How to avoid drinking?

Okay, now you know reasons why you shouldn’t drink, but how to say no? Sometimes it’s not easy not to drink, especially at parties where your friends might pressure you to join them. There’s the fear that you might be left out. However, although you may feel pressure to drink, it’s your decision to drink or not. Make your choice and don’t let yourself be a victim of someone else’s behavior. Surround yourself with true friends. Would true friends make you do something that’s bad for you?

Here are some other ways to avoid drinking alcohol.

Prepare yourself.

Think about how you want to respond and behave. It’ll raise your confidence. It would also be helpful to share your thoughts with someone you trust.

Say no and let the person know you mean it.

Say it firmly and don’t make a big deal about it. Try to stand up straight and make eye contact. Keep your response short, clear, and simple – no, thank you.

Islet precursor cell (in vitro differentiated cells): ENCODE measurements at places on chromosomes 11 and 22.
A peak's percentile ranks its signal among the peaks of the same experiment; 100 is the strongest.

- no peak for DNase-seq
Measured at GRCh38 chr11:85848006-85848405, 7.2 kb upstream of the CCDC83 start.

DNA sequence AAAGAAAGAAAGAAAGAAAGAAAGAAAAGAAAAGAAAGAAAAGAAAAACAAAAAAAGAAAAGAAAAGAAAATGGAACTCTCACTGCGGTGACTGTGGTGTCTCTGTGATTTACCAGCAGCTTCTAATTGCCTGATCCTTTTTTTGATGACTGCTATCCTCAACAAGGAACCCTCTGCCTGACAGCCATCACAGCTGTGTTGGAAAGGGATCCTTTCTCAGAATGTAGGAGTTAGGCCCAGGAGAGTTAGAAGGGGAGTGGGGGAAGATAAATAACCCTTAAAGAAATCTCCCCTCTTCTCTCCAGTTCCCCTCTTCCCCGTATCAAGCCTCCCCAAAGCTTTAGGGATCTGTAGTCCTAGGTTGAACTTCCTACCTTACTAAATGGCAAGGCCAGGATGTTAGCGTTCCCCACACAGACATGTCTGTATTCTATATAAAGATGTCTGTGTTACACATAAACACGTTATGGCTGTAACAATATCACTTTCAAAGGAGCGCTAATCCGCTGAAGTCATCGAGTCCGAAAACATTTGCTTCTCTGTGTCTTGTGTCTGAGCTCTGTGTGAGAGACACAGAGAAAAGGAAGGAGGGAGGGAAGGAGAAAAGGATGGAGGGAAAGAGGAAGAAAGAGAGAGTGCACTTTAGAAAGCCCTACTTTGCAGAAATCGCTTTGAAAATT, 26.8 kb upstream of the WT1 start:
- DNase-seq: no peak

What should you do if the person persists?

If they’re pressuring you, repeat the same short response each time the person does this. If that doesn’t help, simply walk away.

Practice your “no”.

The first few times it may be difficult to say no. Because of that, try to imagine a situation where someone is offering you a drink. Think what that person might say and how you’d respond. Practice it out loud – for example, in front of a mirror. Another way is to ask someone you trust to role-play with you. That way you could experience real pressure and get feedback about your response.

Although there are many underage drinkers, remember most young people don’t drink alcohol and don’t support it. You are not alone in making this decision.

Why is this article written in April?

Did you know that April is Alcohol Awareness Month? Talk with your friends and family about drinking alcohol and its side effects. Help spread awareness. Also, Do you think that you or your friend has an alcohol problem? If that’s the case, don’t wait – get help. Reach out to a trusted adult!

Resources:

[1] National Institute on Alcohol Abuse and Alcoholism (U.S.). (2011). Beyond hangovers: Understanding alcohol’s impact your health. Bethesda, MD: U.S. Dept. of Health and Human Services, National Institutes of Health, National Institute on Alcohol Abuse and Alcoholism.